In front of the building of Stakheev's house, the fountain "Goddess of the Night" is still preserved.

The owner of the house took the eastern wing of the building to an art gallery, because he was a keen collector of paintings, especially since his mother was Shishkin's sister. In the right wing, Stakheev placed his office.

The house is magnificent both inside and out This is what the building looks like today

Before the First World War, Stakheev left for France. By the way, he remained in Europe and died in Monte Carlo, having lived to be 81 years old.

After the departure of the owner and the onset of the revolution, since 1918 the building housed the People's Commissariat of Railways. Since 1940, the Central House of Railway Workers' children has been located here.

Everything inside is very well preserved

The mansion is recognized as a cultural heritage site of federal significance. His backyard area is now known as the Bauman Garden.

Stakheev and Vorobyaninov

Few people know that Stakheev is the prototype of Ippolit Matveyevich of 12 chairs.At least that's what the urban legend says. As already mentioned, before the First World War and a few years before the revolution, he decided to leave for France in order to save his capital. At the same time, the millionaire hid part of the money and jewelry in the hiding places of this particular mansion on Novaya Basmannaya. It was rumored that abroad Stakheev, being an avid gambler, lost and lost most of his money. Then the merchant decided to return to Russia in order to enter his Moscow house and take away the hidden treasures.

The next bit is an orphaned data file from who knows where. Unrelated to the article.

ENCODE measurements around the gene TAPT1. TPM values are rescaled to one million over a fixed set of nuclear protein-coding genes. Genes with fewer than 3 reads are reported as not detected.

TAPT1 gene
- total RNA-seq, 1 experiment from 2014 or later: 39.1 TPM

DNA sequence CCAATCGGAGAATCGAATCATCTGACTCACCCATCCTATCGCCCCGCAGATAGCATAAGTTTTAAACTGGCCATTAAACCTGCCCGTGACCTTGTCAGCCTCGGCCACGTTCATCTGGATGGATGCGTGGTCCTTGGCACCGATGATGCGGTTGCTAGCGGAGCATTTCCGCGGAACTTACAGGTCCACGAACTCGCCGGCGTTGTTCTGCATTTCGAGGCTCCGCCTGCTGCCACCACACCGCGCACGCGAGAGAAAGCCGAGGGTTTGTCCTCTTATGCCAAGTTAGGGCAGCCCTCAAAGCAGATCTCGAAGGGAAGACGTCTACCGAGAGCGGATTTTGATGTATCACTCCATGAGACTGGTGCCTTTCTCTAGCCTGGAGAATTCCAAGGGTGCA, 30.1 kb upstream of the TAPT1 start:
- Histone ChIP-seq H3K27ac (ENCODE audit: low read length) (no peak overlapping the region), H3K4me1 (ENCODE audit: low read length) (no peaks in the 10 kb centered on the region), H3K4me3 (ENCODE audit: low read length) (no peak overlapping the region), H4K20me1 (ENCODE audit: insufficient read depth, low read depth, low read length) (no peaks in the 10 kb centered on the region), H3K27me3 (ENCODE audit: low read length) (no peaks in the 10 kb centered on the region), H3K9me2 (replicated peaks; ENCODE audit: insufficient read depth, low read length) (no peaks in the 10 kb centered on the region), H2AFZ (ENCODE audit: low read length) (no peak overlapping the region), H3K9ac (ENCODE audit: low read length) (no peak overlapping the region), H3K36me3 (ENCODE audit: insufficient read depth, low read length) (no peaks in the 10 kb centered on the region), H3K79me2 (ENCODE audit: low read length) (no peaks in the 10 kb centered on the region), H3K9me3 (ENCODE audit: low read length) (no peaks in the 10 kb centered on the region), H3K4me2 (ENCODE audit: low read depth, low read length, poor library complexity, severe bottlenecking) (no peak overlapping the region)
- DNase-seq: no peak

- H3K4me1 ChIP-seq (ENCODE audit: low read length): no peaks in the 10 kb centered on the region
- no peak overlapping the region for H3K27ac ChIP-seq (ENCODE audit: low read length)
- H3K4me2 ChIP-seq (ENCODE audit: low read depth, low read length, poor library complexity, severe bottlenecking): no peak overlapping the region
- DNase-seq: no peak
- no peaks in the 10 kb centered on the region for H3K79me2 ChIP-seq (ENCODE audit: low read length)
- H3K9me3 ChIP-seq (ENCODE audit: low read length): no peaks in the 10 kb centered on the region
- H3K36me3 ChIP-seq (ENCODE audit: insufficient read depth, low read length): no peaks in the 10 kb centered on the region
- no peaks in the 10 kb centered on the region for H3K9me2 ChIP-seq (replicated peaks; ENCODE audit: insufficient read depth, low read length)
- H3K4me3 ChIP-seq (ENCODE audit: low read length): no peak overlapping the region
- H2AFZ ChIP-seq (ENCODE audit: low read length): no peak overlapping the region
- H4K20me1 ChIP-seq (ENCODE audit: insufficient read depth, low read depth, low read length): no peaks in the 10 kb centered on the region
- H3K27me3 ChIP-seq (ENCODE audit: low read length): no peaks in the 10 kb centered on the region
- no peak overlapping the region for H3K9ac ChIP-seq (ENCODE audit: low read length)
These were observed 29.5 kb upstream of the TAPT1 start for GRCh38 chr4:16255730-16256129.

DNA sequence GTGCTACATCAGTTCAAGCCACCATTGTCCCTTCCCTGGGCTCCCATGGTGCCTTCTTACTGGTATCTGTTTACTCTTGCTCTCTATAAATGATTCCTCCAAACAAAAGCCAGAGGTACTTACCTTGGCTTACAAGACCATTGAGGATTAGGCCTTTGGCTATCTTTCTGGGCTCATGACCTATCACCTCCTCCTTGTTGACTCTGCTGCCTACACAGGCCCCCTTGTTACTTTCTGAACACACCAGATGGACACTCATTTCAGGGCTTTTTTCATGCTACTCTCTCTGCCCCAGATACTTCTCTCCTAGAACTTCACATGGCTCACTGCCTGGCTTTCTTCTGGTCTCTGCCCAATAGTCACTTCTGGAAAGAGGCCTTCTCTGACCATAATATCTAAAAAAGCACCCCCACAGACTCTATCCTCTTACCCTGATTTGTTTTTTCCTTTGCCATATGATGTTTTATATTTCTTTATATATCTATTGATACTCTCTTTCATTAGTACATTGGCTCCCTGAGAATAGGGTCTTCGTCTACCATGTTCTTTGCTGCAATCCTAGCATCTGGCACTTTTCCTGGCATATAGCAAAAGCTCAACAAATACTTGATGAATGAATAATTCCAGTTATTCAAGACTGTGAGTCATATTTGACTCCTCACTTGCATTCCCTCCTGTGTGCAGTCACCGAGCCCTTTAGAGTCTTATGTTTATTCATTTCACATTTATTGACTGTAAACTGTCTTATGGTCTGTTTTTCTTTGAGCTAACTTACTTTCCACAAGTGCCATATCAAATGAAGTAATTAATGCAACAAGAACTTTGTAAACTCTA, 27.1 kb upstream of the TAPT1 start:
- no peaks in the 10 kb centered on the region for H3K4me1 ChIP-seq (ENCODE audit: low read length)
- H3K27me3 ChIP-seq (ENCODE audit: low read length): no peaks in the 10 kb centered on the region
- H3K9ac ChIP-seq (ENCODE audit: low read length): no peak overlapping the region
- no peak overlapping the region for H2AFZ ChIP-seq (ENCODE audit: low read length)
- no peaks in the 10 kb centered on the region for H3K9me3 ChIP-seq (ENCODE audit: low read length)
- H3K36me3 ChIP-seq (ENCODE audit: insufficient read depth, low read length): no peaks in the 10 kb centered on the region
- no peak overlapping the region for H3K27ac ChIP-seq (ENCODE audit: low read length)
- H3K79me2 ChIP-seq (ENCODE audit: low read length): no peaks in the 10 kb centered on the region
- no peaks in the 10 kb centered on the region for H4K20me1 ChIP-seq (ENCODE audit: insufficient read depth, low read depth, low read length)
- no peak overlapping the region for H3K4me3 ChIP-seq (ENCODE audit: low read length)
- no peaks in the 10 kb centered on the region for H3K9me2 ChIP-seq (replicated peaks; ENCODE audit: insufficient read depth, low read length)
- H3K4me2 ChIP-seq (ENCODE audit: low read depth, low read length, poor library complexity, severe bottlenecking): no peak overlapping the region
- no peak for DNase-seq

This is how the bathroom in Stakheev's house began to look after the revolution

In 1918, he secretly arrived in Moscow, made his way into his former (already nationalized by the Soviet regime) mansion and emptied part of his hiding places. However, at the exit he was detained by the Chekists. According to another version, he was detained by the vigilantes on the way to the building. Dzerzhinsky himself interrogated Stakheev. They say that Stakheev in some incredible way was able to persuade Iron Felix to make a deal: he was allowed to leave freely in exchange for what he told about his other hiding places. Allegedly, part of Stakheev's jewelry went to the construction of the Central House of Culture of Railwaymen in Moscow.

Fragment of the facade

It is believed that the journalists of the newspaper "Gudok" Ilf and Petrov learned about this story. They took the theme of the return of the former rich man-owner for their treasures as the basis of a future literary work, of course, significantly changing it.

Another interesting detail: the shooting of the program "Battle of Psychics" took place in this building.

By the way, in St. Petersburg there is also a vivid example of eclecticism in architecture, built by a man who did not count money and wanted to fit everything that was possible in this mansion. Kelch mansion… It is definitely worth visiting with a guided tour.